Fatal Attraction, Theatre Royal Haymarket – review

Published: Monday, March 31, 2014 12:42 PM | Review by: Mike Scott-Harding |
Mark Bazeley (Dan Gallagher) and Natascha McElhone (Alex Forrest) in Fatal Attraction. Photo Credit Tristram Kenton Mark Bazeley (Dan Gallagher) and Natascha McElhone (Alex Forrest) in Fatal Attraction. Photo Credit Tristram Kenton

‘Fatal Attraction’, is the theatre production of the 1987 Hollywood Blockbuster starring Michael Douglas/Glenn Close. For those who have seen the film (and for many who have not), the story is well-known: a successful, married New York lawyer ('Dan Gallagher') decides to take advantage of a night without his wife and child (them having taken a trip to the suburbs to view a potential new home), wherein he meets a glamorous female professional with whom he has a passionate sexual encounter. Unfortunately, for him, the woman ('Alex Forrest') decides that she wants more than a 'one-night' affair and so, when faced with Dan's intransigence, decides to compete with hell for the 'fury' grand prize.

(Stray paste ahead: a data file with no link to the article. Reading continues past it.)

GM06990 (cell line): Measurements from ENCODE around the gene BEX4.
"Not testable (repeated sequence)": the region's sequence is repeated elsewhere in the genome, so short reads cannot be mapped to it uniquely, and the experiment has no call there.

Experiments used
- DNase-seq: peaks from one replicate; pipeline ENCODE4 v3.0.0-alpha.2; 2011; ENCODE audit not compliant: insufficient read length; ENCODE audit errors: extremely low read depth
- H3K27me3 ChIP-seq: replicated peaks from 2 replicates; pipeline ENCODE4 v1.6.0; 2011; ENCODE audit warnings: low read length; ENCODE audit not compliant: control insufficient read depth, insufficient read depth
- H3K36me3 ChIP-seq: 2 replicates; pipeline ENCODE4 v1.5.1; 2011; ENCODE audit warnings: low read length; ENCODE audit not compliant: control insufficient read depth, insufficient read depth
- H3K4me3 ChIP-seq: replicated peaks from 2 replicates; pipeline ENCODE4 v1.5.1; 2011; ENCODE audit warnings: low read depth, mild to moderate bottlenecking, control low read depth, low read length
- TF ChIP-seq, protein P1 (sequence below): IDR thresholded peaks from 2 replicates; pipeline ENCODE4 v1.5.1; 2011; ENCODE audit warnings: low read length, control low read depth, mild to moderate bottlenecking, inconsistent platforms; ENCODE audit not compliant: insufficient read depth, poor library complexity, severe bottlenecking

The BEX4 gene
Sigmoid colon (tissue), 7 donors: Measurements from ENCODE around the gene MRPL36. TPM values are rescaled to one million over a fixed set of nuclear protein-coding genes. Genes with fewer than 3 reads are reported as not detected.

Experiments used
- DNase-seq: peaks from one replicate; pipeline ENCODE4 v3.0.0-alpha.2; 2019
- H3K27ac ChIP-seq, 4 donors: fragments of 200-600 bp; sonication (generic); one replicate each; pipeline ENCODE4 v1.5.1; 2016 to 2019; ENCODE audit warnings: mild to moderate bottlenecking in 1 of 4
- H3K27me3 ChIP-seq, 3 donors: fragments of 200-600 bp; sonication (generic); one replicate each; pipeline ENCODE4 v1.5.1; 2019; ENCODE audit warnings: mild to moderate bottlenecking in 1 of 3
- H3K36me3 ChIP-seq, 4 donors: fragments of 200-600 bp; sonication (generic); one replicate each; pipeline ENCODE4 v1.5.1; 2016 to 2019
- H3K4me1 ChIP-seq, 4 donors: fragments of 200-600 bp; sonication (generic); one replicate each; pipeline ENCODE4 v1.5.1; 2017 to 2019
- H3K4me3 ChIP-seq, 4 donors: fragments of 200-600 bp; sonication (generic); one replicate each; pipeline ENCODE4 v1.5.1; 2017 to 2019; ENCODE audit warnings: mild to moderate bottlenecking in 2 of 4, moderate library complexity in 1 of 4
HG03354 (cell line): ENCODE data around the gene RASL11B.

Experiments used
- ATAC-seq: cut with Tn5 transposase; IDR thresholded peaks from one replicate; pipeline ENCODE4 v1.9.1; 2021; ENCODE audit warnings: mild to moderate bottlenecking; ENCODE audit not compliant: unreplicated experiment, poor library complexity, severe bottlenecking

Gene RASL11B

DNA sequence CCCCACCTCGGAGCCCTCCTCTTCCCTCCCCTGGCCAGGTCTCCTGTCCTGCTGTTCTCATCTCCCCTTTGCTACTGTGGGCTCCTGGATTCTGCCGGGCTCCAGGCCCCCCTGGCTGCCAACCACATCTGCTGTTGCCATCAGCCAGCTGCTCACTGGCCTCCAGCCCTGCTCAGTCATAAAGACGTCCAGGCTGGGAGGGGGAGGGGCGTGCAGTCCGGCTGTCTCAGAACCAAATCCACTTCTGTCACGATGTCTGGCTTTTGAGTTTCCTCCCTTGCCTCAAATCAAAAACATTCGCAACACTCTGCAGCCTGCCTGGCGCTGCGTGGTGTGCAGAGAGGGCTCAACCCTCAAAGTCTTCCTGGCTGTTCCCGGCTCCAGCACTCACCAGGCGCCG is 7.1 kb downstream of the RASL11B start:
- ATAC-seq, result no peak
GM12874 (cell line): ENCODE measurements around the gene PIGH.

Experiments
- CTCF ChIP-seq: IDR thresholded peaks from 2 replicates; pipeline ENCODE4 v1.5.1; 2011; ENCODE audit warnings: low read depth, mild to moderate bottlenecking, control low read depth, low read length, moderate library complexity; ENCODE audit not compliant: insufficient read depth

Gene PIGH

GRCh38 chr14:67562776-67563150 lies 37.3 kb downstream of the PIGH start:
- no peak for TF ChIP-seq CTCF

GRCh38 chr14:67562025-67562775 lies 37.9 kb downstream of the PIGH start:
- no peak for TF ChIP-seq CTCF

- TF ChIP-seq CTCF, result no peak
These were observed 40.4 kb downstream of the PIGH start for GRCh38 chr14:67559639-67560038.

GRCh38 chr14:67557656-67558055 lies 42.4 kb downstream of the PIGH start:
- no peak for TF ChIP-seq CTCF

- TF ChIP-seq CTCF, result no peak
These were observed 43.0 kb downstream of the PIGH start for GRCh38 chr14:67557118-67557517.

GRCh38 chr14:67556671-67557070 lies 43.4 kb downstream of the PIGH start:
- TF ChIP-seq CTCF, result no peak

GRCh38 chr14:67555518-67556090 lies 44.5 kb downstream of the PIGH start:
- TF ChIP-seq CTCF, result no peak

The film was, despite (or maybe because of) dubious morality, and clear misogyny, a humungous hit… one that original writer (James Deardon) decided to revisit because, as he puts it: "… I continued to hanker, somewhat ungratefully, for the movie that might have been…" Having viewed this production, he might very well be saying the same thing about a future stage version in 27 years time. So, this was his original version of the 1979 short-story? I'm sorry, but haven't times changed? I mean, is this story an anti-sex morality-tale? A treatise on male fidelity? A bite-sized 'karma kit-kat'? We're never quite sure.